4-ridge 8-element tubularbraid #22Braid no. 22 is made with 8 elements and has 2,3,2,1 on the respective ridges and has loops in both ends. The loops show signs of having been used for manipulation.  With a multiply of four elements it is natural to make all four ridges of the same size. This is possible with free ends but not with loops. This braid is thus probably loop braided.

@(Photo at right: Braid #22 with loops in both ends)

Four-ridge tubular braid with 10 elements

4-ridge 10-element tubularBraids #31 and #32The braids #5, 6, 7, 9, 23, 24, 29, 31, 32, 33, 35 are all made with 10 elements. Most of the known written sources contain instructions for square braids with 5 loops, i.e. 10 elements.

The ridges will always be of different size regardless of production methods, free ends or loops. The existence of the two other four-ridge tubular braids with the characteristic ridges, however, makes it plausible that this type, independent of the presence of loops on the braids, also was braided with loops.

(Photo at right: From left  Braids number 31 and 32)

This braid is always one of the first in all the collections of loop braiding recipes. There are instructions for this braid in Tollemache, braid no.3 (ref. 2. Speiser, p.46), Harley, braid no.2 (Ref. 3. transcription, p. 96), Serene, braid no.2 (Ref. 5, p. 421) and Donauschingen braid no.1 (Ref. 9).

Four ridge tubular braid with 12 elements.

The braids 21, 30 are made with 12 elements and have 2,3,4,3 on the respective ridges.

With 12 elements it is probable to make the braid with even sized ridges if using open ends, while loops invariably will give the shown unevenness. In this case braid no. 21 has loops in both ends preserved, while no. 30 is too deteriorated to tell.

3. Eight-ridge tubular braid with 14 elements.

Braid number 8 is an eight-ridge tubular braid with 14 elements.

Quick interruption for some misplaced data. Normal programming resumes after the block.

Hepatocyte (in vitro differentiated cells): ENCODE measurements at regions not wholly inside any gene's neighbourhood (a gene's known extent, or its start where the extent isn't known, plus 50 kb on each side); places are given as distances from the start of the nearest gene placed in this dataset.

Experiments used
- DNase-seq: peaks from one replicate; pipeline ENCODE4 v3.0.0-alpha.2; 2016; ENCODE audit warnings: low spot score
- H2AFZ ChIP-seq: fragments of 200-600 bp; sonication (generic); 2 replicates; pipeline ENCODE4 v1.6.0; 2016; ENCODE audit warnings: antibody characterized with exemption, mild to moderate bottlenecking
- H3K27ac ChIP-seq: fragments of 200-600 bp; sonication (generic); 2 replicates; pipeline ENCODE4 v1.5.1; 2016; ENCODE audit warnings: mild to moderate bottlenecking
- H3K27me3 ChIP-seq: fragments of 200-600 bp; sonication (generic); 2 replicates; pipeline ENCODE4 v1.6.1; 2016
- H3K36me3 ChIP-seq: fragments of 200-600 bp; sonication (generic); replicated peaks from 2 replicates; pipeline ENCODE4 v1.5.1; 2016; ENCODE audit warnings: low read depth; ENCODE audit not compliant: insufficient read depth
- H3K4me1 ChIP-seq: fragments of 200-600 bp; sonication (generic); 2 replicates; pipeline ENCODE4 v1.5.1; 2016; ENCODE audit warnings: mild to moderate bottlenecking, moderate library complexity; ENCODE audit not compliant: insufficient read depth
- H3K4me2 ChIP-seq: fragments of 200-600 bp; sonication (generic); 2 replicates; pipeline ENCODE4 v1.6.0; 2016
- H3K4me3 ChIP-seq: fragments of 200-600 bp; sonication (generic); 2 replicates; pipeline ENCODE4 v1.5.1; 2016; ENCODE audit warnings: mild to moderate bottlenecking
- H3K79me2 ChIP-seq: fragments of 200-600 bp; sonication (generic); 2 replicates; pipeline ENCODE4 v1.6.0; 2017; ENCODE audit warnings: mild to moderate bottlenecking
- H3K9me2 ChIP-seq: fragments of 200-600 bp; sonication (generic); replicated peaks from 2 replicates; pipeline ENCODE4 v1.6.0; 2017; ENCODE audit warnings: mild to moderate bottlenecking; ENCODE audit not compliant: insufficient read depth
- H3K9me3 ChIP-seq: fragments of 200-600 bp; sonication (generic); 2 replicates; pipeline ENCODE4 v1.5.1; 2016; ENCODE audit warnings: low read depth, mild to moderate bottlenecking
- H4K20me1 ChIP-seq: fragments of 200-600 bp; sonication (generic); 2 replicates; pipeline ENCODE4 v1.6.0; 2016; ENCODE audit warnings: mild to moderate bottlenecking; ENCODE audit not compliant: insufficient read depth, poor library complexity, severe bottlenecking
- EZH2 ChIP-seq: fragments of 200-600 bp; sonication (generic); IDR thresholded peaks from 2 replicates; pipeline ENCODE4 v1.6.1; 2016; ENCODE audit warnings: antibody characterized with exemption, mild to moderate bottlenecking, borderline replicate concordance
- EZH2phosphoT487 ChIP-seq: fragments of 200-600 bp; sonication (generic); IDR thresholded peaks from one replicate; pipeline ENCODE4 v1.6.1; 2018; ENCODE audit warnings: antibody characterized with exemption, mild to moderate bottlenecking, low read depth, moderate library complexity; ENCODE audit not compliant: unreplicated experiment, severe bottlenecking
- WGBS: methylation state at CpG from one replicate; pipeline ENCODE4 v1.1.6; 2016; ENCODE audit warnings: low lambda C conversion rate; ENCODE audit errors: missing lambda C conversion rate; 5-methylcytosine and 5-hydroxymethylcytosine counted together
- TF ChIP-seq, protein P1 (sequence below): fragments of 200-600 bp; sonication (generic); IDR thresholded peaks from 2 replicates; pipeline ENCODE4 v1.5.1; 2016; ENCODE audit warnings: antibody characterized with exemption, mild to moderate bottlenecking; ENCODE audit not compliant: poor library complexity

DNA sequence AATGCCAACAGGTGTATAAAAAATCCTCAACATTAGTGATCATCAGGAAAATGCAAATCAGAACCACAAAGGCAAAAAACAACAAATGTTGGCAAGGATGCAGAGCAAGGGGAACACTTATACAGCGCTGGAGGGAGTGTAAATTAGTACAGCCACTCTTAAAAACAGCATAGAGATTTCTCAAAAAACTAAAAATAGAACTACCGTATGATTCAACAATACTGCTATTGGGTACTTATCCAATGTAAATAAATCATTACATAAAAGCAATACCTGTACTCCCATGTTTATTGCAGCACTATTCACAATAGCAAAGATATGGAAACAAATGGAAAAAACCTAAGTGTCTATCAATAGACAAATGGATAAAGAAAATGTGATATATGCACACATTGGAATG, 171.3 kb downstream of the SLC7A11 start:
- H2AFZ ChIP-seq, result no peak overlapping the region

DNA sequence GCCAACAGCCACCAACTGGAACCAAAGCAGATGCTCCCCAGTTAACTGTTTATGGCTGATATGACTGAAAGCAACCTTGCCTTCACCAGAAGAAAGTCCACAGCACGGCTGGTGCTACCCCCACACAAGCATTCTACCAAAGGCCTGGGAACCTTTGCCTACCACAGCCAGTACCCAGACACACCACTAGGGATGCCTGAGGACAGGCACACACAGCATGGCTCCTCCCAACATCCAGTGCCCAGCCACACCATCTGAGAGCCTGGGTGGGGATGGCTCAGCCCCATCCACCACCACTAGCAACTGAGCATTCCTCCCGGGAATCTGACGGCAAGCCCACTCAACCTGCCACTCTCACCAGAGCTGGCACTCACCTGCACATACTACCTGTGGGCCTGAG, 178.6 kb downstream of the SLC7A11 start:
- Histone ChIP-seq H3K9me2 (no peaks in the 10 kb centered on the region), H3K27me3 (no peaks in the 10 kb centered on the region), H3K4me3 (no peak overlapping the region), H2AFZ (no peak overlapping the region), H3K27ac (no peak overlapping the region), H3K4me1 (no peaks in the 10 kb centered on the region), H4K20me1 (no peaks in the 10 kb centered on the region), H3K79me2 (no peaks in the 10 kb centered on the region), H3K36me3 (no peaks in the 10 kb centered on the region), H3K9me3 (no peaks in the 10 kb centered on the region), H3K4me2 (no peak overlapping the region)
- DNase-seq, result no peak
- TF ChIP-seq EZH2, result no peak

braids 8 and 7
This braid was made with loops; the loops are still present in both ends of the string. There are 8 ridges with the following floats: 3, 1, 1, 3, 2, 1, 1, 2. The braid corresponds exactly to the instructions for the making of hollow braids with 7 loops found in Tollemache,
braid no. 19 (Ref. 2. Speiser, p.62) and Harley, braid no. 12 (Ref. 3. transcription, p. 99)@ and is certainly braided with 3 yellow and 4 blue loops.

Photo at right:  from left, Braids number 8 and 7

Citing Harley 12:

For to make an lace hollow of vij bowys: Set ij bowes on B and C of thy ryght hand and ij sunder bowes on A lyft hond, and ij on B lift, and on C lyft. Then schal A right take thorow B, C of the same hond the forme bowe of B lyft reuersed; and B ryght schal take the forme bowe of A lyft vnreuersed ; and A ryght schal take thorow the same thatwas on A lyft the bowe C of the lyft hond vnreuersed. Then lowe thy lyft bowes. Then schal A lyft take thorowout B, C lyft the forme bowe of B ryght reuersed, and B lyft schal take the forme bowe of A ryght vnreuersed, and A lyft schal take thorowout the bowe that was on A ryght the bow C ryght vnreuersed. Then lowe thy ryght bowys, and begin agen.

Compact braids

8-ridge compact braid1. Eight ridge compact round braid with 16 elements: Braid number 2

Similar structures are known from several countries, for example, Japan, Germany and France and is found on a sudary in V&A from the 14th century original from the cathedral in Halberstadt, Germany (Ref. 2. Speiser, p. 66).

It is easy to make for one person with 8 loops having two loops on each two fingers of both hands (Ref. 2. Speiser, p. 66) and is probably produced in this way. There are two structural possibilities with the actual colour distribution.@ Taking the loops either open or crossed make the two structures. (Note 1)@ The clearly seen grooves on the braid show that the loops were taken open and that the structure is as shown on the track-plan.